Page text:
By Jocelyn Green
Ken Baxter retired
from the John Deere facility in Waterloo, Iowa, at customary retirement age.
But when given the opportunity to work again as an electronics engineer for
Distek Integration, Inc., Baxter, now 70, jumped at it.
seniors who go back to work, financial incentives didn’t factor into Baxter’s
“That chance to
work with electronics again really motivated me to do this,” he says. “I want
to keep my mind active. Plus, my ‘honey-do list’ was getting longer and longer
view of retirement has been that it’s a time to sit back and relax. But some of
today’s seniors, who might live another 30 years, aren’t in the mood.
“I don’t like to
sit around, so that’s not an attractive option for me,” Baxter says. “I’m still
enjoying working very much.”
In jumping off the
retirement bandwagon, Ron Eberhardt joined a new movement of retirement-age
workers who remain in the workforce, rewired to fit elsewhere. The 2006
American Community Survey shows the share of people aged 65-74 still working
jumped from one in five in 2000 to one in four in 2006.
Those who retired
also are finding their way back to the workforce. Eberhardt, 61, is working
with his wife, Betsy, in a new career in Grand Rapids, Mich., where they
purchased two franchises with a national junk removal service.
Eberhardt says the
income is the primary reason to keep working for him. “Working for a nonprofit
the last 20 years did not help build my retirement nest egg — and neither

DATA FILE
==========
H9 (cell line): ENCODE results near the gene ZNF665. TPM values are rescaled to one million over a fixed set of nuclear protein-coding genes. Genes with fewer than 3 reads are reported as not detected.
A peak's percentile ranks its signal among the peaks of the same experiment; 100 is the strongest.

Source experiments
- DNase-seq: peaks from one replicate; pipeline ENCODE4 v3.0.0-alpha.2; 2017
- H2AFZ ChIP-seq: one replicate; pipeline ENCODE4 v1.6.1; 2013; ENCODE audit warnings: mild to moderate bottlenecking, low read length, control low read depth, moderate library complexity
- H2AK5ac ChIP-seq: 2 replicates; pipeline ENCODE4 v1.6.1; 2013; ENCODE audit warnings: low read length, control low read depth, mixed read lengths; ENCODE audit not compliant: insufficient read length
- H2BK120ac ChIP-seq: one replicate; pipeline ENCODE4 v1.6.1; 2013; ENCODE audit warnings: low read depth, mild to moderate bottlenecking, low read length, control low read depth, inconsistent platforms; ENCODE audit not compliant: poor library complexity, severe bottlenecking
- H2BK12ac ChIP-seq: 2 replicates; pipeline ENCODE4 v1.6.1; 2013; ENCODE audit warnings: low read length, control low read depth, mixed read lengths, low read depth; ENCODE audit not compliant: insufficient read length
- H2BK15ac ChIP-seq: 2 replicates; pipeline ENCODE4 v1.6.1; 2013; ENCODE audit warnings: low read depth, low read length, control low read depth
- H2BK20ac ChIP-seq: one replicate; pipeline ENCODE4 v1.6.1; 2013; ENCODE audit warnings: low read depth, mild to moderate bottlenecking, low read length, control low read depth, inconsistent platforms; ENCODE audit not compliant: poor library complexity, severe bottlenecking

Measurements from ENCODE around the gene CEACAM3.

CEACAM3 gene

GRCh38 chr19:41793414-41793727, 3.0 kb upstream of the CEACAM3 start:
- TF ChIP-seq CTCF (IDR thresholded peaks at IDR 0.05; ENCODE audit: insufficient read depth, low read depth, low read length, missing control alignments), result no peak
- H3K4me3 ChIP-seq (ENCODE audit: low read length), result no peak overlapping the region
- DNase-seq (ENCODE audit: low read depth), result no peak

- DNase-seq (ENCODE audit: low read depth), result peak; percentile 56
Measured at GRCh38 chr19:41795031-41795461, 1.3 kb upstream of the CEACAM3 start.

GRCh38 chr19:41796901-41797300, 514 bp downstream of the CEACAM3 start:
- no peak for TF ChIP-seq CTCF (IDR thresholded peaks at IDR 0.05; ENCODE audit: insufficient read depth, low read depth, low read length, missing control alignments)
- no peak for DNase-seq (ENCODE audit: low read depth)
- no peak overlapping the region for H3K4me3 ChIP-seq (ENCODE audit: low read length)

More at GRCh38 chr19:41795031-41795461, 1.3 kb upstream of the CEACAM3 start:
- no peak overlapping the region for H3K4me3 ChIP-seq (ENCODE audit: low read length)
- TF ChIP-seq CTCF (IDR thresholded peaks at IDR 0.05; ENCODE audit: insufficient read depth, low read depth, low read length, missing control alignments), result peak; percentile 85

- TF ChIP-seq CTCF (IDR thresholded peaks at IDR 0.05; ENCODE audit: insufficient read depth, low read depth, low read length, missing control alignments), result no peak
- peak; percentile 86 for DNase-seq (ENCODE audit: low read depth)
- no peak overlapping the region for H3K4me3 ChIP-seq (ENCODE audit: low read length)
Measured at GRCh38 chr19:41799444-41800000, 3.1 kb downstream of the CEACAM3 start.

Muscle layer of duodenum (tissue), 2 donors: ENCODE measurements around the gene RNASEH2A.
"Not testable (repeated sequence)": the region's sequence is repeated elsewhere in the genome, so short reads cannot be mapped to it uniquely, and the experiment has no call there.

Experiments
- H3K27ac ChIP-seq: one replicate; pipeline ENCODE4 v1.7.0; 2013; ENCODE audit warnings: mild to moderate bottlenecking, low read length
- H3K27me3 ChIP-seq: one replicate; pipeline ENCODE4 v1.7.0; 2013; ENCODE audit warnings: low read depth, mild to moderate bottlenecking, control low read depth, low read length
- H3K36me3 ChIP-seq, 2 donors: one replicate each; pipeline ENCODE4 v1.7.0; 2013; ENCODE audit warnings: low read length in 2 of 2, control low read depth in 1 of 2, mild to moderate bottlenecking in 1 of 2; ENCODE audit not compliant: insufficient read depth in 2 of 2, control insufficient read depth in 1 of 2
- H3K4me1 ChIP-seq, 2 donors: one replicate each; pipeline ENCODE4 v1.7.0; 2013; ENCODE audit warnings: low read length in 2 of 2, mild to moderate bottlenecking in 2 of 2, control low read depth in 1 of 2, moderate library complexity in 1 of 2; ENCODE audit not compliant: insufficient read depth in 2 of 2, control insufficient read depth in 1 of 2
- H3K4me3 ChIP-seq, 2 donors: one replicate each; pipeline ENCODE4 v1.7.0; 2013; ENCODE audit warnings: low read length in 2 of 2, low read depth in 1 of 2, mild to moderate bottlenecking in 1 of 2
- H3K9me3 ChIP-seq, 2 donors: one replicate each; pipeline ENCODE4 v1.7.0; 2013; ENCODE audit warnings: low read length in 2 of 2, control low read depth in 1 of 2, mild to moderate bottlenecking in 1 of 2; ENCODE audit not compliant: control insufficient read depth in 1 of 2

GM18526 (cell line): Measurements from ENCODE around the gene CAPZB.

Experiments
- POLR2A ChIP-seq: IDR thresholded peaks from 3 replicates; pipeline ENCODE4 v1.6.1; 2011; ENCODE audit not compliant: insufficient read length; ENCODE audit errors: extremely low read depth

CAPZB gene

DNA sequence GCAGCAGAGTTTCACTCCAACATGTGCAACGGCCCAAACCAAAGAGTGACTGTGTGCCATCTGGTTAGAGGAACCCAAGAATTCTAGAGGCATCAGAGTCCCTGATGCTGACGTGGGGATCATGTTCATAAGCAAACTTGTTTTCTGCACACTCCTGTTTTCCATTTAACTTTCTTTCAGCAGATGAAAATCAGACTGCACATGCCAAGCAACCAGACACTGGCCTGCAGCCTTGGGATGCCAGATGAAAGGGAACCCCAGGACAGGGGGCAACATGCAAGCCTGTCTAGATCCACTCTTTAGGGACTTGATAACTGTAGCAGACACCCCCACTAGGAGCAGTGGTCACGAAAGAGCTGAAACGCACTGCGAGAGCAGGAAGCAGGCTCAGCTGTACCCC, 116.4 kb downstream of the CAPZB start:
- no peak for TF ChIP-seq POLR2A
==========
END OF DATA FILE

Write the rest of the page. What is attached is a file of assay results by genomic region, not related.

did helping our children with their college expenses,” he says.
There are other
reasons people continue working into their late 60s, but lack of money is the
most compelling. Two out of three baby boomers have less than $50,000 in the
“If you are 20 to
30 years of age and looking at the retirement of your parents, you have to be
gasping in fear,” says Moving Up to Millions author Kathleen Connell, a
financial adviser in Washington, D.C. “You are likely to live longer than your
parents, have reduced pensions, rapidly escalating health-care costs, limited
savings, and, most probably, no chance of an inheritance, as your parents will
live longer than planned. Your obligation is to amass savings as early as
priority one,” says Kyle Dana, senior vice president of AG Financial Solutions
in Springfield, Mo. “Learn how to save, even if it’s just $10 to $15 a month.
The compounding power makes the biggest difference.”
tithing 10 percent, saving 10 percent, and living on 80 percent — and
trying to increase the percent saved yearly.
of a 401(k) plan puts compounding power to work even more.
“For any worker,
young or old, it is critical to set aside money in a 401(k) plan,” says
financial planner Mark Mills, co-author of Boomers! Funding Your Future in an
Age of Uncertainty. “The smart move is to save at least as much as the company
will match. Saving any less means turning down free money.”
For example, if a
22-year-old contributes $2,000 a year to her 401(k) and her employer matches
that with another $1,000, she would accumulate $988,000 by age 65, assuming her
account earns an average of 8 percent a year.
Someone who starts
investing at age 35 would end up with just $340,000 at age 65, (assuming the